# $\omega-$model for $RCA_0$ and Proof of Ramsey's Theorem in $ACA_0$

These are two questions I encounter in Reverse Mathematics recently.

• In the characterization of the $\omega-model$ $M$ for $RCA_0$, the necessary and sufficient condition is $M$ is non-empty and closed under $\bigoplus$ and $\leq_T$. I do not quite get why the closure under $\bigoplus$ plays an important role here. It is one of the ways to build up sets of higher hierarchy but so is Turing Jump. I am not very sure about the choice of direct sum in the characterization.
• The second question is regarding the following: Given $f:[N]^{k+1}\rightarrow \{0,\cdots, l-1\}$ where $[N]^{k+1}$ is the set of strictly increasing sequence of length $k+1$. Define a tree $T\subseteq N^{<N}$ by putting $t\in T$ iff for all $n<length(t), t(n)$ is the least $j$ such that 1, $t(m)<j$ for all $m<n$; 2, $f(t(m_1),\cdots,t(m_k),j)=f(t(m_1),\cdots,t(m_k),t(m))$ for all $m_1<\cdots<m_k<m\leq n$. In Section III.7 of Simpson's Subsystems of Second Order Arithmetics, it is claimed that $T$ exists and is finitely branching and given $t\in T$ there are $\leq l^{n^k}$ distinct $j$ such that $t+<j>\in T$(concatenation). I don't know where that number comes from since given $f$ and $t$ by definition there should only be at most one $j$ such that $t+<j>\in T$ since $t(n)$ is always taking the least number satisfying the condition by definition. Where could I possibly go wrong here?

For question 1: The reason $\oplus$ is involved here and Turing jump isn't is that $RCA_0$ proves the existence of $X\oplus Y$ for any two sets $X$ and $Y$ (because the membership criterion for $X\oplus Y$, namely $(\exists v\leq n)\,((n=2v\land v\in X)\lor(n=2v+1\land v\in Y))$, is $\Delta^0_0$) but doesn't prove the existence of $X'$ (the membership criterion would be $\Sigma^0_1$). Of course, there are lots of other constructions, besides $\oplus$, whose existence is provable in $RCA_0$, so you could ask why those aren't used in the characterization. The reason is that all those other constructions can be obtained by combining $\oplus$ and Turing reduction; that's the main point of the theorem.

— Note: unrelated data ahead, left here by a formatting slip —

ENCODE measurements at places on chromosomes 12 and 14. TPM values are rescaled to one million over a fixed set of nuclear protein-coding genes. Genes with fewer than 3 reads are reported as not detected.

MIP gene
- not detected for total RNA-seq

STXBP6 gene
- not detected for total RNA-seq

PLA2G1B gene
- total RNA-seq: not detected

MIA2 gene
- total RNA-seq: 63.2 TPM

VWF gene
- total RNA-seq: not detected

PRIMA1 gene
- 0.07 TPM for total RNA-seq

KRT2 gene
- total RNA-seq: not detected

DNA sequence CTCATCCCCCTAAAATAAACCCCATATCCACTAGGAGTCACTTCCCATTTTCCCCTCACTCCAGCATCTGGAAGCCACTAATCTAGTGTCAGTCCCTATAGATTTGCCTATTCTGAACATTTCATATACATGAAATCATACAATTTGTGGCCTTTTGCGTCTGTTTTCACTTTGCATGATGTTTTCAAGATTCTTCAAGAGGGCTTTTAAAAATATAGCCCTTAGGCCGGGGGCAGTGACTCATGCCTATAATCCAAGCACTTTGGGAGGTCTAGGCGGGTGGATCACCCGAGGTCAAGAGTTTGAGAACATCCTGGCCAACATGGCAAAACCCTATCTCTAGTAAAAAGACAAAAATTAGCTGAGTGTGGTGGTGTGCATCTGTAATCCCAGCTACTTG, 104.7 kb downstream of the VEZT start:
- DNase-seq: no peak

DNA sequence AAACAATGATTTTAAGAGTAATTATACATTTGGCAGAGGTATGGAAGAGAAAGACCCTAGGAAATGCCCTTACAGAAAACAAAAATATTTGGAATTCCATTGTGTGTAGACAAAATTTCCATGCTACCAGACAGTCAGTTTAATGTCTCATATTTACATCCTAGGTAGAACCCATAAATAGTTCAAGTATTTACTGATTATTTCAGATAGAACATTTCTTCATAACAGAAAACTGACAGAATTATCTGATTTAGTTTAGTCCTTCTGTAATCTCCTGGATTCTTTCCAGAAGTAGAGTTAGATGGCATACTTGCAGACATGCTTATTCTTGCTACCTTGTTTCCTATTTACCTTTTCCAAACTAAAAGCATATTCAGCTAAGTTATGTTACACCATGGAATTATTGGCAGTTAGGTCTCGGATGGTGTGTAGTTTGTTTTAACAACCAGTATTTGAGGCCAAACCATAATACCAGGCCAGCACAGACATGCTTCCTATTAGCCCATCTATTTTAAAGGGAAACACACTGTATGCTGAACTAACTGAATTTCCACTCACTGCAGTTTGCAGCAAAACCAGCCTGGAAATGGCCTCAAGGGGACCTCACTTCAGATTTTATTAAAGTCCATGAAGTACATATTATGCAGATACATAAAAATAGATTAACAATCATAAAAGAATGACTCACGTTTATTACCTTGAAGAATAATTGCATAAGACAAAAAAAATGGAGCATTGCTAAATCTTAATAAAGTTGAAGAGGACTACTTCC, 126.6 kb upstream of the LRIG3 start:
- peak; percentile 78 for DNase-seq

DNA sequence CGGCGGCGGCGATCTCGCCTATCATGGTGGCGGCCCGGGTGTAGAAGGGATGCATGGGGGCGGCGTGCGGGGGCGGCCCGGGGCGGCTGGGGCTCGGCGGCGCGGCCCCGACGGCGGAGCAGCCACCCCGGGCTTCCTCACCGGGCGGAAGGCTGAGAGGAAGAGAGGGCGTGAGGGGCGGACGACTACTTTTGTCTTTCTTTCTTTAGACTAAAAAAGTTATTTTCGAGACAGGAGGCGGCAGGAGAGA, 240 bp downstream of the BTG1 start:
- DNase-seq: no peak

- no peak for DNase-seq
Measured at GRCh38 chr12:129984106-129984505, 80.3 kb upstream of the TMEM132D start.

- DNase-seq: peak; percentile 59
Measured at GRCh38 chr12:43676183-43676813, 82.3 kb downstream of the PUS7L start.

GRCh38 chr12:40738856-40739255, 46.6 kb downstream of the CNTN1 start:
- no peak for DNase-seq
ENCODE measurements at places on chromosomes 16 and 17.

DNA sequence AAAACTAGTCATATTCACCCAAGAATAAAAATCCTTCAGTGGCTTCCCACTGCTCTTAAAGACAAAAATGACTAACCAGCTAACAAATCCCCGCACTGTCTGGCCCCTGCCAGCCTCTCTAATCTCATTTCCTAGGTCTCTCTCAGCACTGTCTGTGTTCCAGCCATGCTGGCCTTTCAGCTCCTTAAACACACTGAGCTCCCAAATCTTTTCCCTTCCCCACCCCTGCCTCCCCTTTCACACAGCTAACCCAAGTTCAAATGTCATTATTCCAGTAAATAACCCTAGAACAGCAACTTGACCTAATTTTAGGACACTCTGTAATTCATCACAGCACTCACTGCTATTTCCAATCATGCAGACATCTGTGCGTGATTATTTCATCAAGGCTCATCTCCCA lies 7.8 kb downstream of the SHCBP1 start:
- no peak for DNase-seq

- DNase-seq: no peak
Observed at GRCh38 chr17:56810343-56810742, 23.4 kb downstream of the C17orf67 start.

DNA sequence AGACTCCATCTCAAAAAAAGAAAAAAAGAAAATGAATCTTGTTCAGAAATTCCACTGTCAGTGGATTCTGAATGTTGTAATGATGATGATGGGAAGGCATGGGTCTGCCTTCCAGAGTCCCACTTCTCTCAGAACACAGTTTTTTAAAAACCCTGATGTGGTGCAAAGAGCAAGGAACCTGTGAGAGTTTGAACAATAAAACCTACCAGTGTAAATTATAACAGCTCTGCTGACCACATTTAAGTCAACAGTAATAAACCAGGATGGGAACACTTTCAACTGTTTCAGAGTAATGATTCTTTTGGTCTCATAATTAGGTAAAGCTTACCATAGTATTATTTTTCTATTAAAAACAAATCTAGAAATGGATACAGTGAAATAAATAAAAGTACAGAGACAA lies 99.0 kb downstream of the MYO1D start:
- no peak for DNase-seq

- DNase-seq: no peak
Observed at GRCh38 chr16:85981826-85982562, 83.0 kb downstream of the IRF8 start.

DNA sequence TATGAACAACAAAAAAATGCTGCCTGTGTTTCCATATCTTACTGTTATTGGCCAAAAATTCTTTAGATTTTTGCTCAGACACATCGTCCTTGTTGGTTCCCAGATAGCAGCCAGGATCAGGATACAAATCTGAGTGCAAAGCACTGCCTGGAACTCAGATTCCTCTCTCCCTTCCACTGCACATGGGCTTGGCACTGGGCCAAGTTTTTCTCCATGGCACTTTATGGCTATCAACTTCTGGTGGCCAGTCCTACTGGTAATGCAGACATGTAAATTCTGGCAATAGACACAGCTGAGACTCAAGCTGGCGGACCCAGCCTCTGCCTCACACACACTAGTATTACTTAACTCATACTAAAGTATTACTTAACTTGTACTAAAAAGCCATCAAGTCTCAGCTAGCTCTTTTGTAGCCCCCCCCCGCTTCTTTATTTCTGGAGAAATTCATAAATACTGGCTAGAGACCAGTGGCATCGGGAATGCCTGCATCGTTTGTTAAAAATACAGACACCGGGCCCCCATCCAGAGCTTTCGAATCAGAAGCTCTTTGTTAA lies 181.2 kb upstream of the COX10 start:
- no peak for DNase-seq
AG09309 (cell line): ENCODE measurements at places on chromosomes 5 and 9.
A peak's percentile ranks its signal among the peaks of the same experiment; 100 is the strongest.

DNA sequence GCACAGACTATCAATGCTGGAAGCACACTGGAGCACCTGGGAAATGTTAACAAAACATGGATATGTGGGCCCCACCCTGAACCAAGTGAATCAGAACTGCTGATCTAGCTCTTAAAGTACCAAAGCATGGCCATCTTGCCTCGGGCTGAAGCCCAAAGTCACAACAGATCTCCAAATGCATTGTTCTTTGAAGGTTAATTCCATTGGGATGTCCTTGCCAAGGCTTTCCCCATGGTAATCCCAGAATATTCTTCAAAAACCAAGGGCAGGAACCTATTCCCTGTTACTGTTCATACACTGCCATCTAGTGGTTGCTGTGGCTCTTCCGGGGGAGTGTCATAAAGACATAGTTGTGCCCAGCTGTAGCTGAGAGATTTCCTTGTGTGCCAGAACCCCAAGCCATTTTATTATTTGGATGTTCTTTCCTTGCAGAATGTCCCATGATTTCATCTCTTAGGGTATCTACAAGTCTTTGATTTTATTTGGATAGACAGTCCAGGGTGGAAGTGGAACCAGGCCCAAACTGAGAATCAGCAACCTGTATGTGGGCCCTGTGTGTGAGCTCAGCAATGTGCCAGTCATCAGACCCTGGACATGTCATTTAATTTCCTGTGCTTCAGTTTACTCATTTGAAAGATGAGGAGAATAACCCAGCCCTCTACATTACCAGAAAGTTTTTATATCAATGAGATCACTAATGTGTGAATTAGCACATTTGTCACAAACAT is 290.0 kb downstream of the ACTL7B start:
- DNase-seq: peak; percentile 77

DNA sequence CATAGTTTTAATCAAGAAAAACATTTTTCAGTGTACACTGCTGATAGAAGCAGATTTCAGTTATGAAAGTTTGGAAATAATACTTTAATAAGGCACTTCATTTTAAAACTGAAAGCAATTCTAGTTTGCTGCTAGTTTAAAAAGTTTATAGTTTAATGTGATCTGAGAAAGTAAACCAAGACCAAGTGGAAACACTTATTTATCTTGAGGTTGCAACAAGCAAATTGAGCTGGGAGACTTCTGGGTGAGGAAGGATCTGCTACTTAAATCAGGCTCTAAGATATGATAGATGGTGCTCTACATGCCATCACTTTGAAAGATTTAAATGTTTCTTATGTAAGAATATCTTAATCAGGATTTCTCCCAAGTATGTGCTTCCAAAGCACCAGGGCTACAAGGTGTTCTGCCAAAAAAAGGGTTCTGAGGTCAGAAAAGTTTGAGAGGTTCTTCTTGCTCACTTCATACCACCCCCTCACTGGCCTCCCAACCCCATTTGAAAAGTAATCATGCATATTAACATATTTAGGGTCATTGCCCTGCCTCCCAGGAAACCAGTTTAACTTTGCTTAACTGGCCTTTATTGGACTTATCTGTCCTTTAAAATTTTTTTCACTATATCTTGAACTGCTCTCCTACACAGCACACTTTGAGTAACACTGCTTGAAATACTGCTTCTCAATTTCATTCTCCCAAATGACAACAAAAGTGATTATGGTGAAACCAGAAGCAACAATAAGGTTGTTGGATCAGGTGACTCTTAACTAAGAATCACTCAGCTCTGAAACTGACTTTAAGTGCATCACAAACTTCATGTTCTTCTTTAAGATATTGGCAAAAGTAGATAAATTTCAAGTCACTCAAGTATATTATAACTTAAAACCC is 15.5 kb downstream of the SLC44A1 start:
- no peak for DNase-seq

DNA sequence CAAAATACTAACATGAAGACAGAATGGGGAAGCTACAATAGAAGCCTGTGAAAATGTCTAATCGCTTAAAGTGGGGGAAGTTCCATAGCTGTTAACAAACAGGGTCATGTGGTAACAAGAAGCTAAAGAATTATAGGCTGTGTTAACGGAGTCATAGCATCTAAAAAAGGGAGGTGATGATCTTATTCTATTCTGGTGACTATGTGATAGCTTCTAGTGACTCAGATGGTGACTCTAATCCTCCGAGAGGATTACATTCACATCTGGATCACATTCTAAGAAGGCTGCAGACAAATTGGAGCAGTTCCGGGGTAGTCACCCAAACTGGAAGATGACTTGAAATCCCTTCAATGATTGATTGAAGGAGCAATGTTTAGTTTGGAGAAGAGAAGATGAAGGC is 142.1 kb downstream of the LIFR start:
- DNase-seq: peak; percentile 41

For question 2: This definition of $T$ is somewhat strange, as the requirement on $t(n)$ refers to $t(m)$ for a range of $m$'s that includes $m=n$. Because of this circularity, $t(n)$ is not uniquely determined. Specifically, for those $k$-tuples $(m_1,\dots,m_k)$ that have $m_k=n-1$, statement 2 imposes no requirement on $j$. As a result, two different $j$'s can serve as $t(n)$ provided they give the same values for $f(t(m_1),\dots,t(m_k),j)$ whenever $m_k<n-1$; they can give different values when $m_k=n-1$. So there are $(n-1)^{k-1}$ tuples where such $j$'s could give different values. Since there are $l$ possible values, there would seem to be $l^{(n-1)^{k-1}}$ possibilities. I'm not sure why Simpson says $l^{n^k}$. I'd like to think it's because he just needs an upper bound and is being a little generous, but there's also the possibility that I didn't calculate this correctly.
Doesn't it still impose no requirement on $j$ whenever $m = n$? I think that would solve the off-by-one issue. – Carl Mummert Jan 22 '13 at 23:03